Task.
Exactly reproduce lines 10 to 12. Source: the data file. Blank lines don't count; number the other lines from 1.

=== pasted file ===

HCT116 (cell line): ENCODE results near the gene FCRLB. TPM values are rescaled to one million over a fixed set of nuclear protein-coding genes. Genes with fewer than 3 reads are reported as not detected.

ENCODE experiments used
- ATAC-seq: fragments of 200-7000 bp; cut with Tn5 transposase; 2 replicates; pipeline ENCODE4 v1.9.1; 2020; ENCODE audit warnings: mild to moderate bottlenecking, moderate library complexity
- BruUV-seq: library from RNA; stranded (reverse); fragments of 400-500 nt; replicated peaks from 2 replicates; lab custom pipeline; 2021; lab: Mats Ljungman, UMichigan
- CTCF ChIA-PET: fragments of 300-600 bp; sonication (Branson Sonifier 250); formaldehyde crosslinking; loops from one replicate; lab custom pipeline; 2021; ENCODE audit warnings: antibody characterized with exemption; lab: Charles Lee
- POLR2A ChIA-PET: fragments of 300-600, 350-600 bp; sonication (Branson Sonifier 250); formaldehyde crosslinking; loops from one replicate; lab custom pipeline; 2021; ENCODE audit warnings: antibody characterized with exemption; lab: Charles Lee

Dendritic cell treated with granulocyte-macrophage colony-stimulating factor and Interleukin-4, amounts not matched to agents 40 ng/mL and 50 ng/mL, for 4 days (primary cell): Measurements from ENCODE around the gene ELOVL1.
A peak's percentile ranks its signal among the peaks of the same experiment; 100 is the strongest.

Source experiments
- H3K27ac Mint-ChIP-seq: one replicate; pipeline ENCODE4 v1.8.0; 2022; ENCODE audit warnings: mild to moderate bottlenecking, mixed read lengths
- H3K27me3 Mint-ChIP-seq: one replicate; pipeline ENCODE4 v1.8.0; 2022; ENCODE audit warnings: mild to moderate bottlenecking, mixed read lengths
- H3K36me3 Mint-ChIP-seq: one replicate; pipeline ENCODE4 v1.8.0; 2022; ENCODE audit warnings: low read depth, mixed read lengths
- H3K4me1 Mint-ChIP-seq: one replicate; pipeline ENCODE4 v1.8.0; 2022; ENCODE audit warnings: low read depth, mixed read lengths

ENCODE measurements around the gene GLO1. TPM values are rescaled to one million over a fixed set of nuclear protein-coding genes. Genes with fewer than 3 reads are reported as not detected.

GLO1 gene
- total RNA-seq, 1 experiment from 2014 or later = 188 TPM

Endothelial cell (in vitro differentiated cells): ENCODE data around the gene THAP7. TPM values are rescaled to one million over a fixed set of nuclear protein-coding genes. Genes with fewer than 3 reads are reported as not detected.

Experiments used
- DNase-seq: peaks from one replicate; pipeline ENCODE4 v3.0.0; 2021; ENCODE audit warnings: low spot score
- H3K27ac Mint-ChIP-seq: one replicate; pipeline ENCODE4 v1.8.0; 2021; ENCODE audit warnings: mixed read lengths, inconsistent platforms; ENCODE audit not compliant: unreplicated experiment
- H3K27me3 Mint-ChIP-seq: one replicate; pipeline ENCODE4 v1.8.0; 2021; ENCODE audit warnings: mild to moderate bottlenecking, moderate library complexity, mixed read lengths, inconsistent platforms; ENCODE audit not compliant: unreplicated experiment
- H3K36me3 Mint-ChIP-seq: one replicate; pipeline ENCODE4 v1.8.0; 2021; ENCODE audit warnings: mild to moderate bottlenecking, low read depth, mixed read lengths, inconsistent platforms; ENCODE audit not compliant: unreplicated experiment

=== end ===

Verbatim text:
- H3K27ac Mint-ChIP-seq: one replicate; pipeline ENCODE4 v1.8.0; 2022; ENCODE audit warnings: mild to moderate bottlenecking, mixed read lengths
- H3K27me3 Mint-ChIP-seq: one replicate; pipeline ENCODE4 v1.8.0; 2022; ENCODE audit warnings: mild to moderate bottlenecking, mixed read lengths
- H3K36me3 Mint-ChIP-seq: one replicate; pipeline ENCODE4 v1.8.0; 2022; ENCODE audit warnings: low read depth, mixed read lengths